Something’s been bothering me. I know that the Hero’s Journey traditionally has a clear beginning, middle, and end– but how do we reconcile that structure with Harry Potter’s trip to Diagon Alley, or Katniss’s trip to the Capitol Training Center?
I initially wrote off the “pre-middle” as just step #1 in these Four Steps to Leave the Muggle World. However, the pre-middle is much more than a transition period.
Check out these 5 questions to see why this stage is so crucial to the rest of story.
Question 1: Where are we going?
The pre-middle consists of the time period between receiving the invitation and the start of the “meaty” action. This is a great time for your hero to take a short trip, where he can naturally observe new things without “information-dumping” on the reader.
- Harry Potter takes a trip to Diagon Alley after receiving his invitation for Hogwarts but before the semester begins. (His pre-middle lasts from about Chapters 4 through 6.)
- In The Hunger Games, Katniss takes a trip to the Capitol’s Training Center after volunteering as tribute but before entering the Hunger Games Arena. (Her pre-middle is the longest, from Chapters 3 through10.)
- In Twilight, Bella’s “trip” is her first week at a new school, after she leaves Phoenix but before she discovers the vampires. (Her pre-middle starts the earliest, halfway through Chapter 1, and lasts through Chapter 3.)
Question 2: What the $&*% is that?
You’ve already introduced the reader to your hero and his dreary homeland. Now it’s time to bring in some new information.
While on his trip to a new place (separate from where most of the action will take place), the hero has the need to ask a lot of questions, thus filling in the reader with backstory beyond just present observations.
- Harry Potter receives backstory on Wizards: “So what is Quidditch?” “It’s our sport. Wizard sport. It’s like — like soccer in the Muggle world — everyone follows Quidditch — played up in the air on broomsticks and there’s four balls — sorta hard ter explain the rules.” (HP Ch.5).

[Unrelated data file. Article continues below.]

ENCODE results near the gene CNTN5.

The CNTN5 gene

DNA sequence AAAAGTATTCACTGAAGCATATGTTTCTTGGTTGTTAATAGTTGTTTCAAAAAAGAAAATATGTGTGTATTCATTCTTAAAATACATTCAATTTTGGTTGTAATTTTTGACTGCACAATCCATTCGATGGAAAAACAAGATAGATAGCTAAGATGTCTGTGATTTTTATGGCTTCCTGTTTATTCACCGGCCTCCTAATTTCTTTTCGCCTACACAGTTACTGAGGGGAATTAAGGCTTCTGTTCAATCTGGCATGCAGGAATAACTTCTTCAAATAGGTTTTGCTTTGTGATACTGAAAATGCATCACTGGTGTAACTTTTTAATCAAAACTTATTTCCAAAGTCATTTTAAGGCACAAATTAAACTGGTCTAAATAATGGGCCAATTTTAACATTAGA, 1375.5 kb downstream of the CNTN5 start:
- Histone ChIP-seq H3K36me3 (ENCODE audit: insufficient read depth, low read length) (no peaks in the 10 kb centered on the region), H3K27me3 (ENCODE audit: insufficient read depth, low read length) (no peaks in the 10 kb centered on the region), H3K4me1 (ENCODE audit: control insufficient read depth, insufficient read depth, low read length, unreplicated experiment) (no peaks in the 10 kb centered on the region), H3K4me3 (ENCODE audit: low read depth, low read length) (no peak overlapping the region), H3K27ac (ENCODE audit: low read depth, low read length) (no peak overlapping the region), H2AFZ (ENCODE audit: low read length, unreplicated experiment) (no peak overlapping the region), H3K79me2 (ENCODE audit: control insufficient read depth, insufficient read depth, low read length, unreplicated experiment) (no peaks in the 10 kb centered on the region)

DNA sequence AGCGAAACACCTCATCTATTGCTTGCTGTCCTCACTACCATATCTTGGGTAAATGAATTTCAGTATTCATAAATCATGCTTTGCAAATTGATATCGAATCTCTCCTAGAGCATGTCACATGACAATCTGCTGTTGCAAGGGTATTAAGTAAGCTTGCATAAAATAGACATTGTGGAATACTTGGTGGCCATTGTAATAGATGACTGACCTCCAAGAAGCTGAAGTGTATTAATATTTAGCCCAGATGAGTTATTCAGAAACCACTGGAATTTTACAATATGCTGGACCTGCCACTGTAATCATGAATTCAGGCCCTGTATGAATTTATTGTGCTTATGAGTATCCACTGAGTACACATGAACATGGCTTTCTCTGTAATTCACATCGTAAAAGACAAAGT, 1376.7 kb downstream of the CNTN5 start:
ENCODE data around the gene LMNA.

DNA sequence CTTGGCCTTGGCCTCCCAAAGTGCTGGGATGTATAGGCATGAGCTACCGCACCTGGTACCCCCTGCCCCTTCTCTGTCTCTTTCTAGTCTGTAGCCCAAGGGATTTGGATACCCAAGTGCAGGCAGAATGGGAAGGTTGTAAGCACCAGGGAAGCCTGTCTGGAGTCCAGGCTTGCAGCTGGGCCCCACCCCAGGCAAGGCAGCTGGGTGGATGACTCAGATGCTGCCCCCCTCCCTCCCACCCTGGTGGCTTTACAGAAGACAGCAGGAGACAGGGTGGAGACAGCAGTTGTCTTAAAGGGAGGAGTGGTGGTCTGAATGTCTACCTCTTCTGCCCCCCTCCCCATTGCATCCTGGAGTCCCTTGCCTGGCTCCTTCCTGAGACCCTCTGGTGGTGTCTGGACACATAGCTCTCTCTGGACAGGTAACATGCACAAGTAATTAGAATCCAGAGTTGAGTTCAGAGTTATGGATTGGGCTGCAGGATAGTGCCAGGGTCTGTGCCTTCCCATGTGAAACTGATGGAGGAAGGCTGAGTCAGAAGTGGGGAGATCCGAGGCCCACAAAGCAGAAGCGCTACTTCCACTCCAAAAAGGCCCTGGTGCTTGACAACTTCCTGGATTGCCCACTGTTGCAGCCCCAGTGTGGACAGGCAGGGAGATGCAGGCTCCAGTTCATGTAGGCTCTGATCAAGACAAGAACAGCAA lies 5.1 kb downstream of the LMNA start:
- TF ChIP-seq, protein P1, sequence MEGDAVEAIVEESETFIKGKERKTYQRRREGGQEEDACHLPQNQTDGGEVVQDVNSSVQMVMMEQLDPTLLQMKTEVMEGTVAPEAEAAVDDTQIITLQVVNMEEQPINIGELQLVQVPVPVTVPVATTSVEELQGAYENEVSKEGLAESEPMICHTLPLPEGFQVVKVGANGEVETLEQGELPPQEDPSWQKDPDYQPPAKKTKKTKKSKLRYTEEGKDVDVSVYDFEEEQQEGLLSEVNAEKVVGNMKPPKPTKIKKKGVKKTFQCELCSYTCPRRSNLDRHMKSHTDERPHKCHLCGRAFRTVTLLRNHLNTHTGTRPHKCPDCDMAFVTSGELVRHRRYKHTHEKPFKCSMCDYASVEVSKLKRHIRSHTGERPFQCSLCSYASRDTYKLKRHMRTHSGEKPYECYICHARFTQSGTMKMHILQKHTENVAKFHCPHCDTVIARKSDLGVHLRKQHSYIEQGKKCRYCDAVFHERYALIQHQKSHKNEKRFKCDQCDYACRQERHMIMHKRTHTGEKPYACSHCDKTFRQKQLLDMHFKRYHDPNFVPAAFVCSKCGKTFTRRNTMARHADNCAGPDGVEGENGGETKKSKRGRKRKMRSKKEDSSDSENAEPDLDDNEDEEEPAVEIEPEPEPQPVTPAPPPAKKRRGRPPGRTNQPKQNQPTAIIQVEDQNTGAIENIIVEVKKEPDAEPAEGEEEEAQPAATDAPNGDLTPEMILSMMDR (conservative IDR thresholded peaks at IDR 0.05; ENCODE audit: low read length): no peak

- Katniss’s inner monologue offers lots of backstory as she realizes her district token is a Mockingjay. “During the rebellion, the Capitol bred a series of genetically altered animals as weapons. The common term for them was muttations, sometimes mutts for short.” (HG Ch.3).
- In Twilight, Bella’s new classmates fill her in on the backstory of Edward’s family. “Which ones are the Cullens?” I asked. “They don’t look related. . . .” “Oh, they’re not. Dr. Cullen is really young, in his twenties or early thirties. They’re all adopted. The Hales are brother and sister, twins — the blondes — and they’re foster children.” (TW Ch.1).
Question 3: Is that a threat?
In the beginning of the novel, we grew sympathetic and interested in the hero. Now it’s time to use the pre-middle to get the reader to care about the stakes, by illustrating a new threat to the hero.
- In Harry Potter, we learn that Voldemort may still be out there and after Harry. “But what happened to Vol-, sorry — I mean, You-Know-Who?” “Good question, Harry. Disappeared. Vanished. Same night he tried ter kill you. . . .That’s the biggest myst’ry, see . . . he was gettin’ more an’ more powerful — why’d he go?” (HP p.57).